Future Tense

Future Tense Newsletter: The Truth Is Out There

A Star Wars fan dressed as Obi-Wan Kenobi ahead of the European premiere of Star Wars: The Force Awakens on Dec. 16, 2015, in London.

Ben Pruchnie/Getty Images

Greetings, Future Tensers,

The Federal Communications Commission has officially pulled the plug on net neutrality, but internet activists have just begun to fight back. At least nine states are planning on suing over the ruling and even Luke Skywalker himself got up in arms when Ajit Pai tried to use the Force for evil. Congress is also looking to challenge the decision—though Republicans cozied up with communications companies could prove a threat.

But while we were distracted by net neutrality, you might have missed that the Federal Election Commission decided to do something good. As April Glaser reports, the FEC has now clarified that like television and print ads, most online political ads must have a disclaimer about who purchased them. As the share of campaign budgets spent on online advertising skyrockets (candidates spent more than $1.4 billion in 2016), this move could make major political waves. Twitter also started to do some good by beginning to enforce stricter hate speech policies, resulting in a purge of white nationalist, anti-Semitic, and anti-Muslim accounts.

In more Earth-shattering news, the New York Times broke a story this weekend that the Pentagon has spent $22 million investigating UFOs. Jacob Brogan argues, however, that we should be investing defense resources in hiding from aliens instead of trying to make contact. More important than if aliens are actually real is the imaginative power space continues to provide us, Joey Eschrich and Ed Finn discuss.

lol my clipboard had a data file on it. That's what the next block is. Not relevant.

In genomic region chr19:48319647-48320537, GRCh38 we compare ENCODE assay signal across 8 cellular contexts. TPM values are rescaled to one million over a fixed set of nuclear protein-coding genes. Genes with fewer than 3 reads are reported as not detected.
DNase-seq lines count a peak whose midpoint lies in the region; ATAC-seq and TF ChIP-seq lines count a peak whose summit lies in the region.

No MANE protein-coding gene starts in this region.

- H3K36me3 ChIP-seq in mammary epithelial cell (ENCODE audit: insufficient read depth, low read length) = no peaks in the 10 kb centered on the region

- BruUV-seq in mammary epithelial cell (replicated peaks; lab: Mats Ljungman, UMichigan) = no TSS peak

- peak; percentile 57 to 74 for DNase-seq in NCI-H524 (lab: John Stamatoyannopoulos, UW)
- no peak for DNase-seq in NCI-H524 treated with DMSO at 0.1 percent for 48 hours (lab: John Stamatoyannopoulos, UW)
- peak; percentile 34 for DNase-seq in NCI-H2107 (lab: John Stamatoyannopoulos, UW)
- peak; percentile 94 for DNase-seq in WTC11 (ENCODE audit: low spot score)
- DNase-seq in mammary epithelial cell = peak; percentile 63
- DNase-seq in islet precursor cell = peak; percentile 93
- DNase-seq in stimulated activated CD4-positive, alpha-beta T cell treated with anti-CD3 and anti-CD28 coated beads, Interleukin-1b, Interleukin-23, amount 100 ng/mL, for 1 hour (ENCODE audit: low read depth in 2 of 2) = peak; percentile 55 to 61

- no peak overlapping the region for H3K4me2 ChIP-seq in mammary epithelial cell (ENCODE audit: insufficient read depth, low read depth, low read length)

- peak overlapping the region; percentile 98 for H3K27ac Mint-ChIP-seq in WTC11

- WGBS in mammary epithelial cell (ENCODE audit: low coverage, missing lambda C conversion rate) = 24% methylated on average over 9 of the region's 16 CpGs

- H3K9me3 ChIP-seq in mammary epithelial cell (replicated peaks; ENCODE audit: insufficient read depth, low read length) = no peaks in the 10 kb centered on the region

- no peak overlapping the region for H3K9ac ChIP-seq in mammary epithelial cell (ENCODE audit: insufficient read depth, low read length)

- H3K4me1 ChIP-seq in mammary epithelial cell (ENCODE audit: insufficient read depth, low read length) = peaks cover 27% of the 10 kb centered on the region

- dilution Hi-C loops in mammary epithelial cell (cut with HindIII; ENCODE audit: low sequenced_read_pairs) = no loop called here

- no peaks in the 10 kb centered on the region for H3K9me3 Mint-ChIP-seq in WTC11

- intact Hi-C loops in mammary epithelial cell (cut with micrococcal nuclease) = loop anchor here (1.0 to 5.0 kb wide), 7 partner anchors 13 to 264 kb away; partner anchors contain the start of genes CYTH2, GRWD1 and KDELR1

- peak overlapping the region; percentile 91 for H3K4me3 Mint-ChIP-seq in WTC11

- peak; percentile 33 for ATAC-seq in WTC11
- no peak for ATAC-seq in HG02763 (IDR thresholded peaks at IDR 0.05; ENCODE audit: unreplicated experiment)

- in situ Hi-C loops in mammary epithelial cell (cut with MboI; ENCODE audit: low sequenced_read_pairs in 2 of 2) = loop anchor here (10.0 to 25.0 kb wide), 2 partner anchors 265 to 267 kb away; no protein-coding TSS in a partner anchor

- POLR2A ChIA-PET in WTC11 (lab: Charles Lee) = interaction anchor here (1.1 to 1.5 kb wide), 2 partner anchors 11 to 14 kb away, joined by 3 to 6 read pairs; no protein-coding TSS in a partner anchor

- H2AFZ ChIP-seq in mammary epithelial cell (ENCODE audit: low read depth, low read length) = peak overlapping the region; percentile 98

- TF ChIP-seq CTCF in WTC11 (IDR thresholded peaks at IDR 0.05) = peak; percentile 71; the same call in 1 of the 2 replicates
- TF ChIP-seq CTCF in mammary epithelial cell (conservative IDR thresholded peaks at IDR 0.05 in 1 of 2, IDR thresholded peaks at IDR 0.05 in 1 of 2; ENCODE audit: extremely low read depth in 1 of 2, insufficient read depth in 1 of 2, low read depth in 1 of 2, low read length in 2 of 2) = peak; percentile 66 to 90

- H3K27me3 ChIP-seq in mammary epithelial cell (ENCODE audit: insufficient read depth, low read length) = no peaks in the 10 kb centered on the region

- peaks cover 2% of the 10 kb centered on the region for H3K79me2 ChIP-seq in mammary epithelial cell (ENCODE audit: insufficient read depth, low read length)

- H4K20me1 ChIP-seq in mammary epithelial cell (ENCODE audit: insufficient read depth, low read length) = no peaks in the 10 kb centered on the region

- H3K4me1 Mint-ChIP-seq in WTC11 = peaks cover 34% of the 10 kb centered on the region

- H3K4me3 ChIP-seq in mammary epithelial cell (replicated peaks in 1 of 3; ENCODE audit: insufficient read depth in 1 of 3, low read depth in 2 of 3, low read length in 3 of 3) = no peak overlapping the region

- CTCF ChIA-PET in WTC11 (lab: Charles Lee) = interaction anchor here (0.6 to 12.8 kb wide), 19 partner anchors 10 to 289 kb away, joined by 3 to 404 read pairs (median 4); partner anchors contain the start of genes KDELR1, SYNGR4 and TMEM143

Other things we read while conspiring about aliens:

  • 2017 in searches: How did Matt Lauer make it on to Google’s annual “Year in Search” list but not Donald Trump? Lila Thulin breaks it down.
  • The Talk 2.0: Priya Kumar explains how to teach your kids about privacy and security online beyond simple stranger-danger warnings.
  • Digital rights are human rights: In 2017, online rights are critical to global freedom.
  • World Wide Web crisis: Hija Kamran explains how the FCC’s decision to kill net neutrality could hurt the cause of digital rights activists in Pakistan who are seeking to end content prioritization in the country.
  • Dark money: State governments have started seizing bitcoin from dark web criminals.
  • Space billboards: A Japanese company has raised $90 million to advertise on the moon, but is it legal? Neel V. Patel provides answers.
  • Facebook doesn’t need your friends to tag you to recognize your face. Is it a privacy concern?

See you in 2018,
Tonya Riley
For Future Tense

Future Tense is a partnership of Slate, New America, and Arizona State University.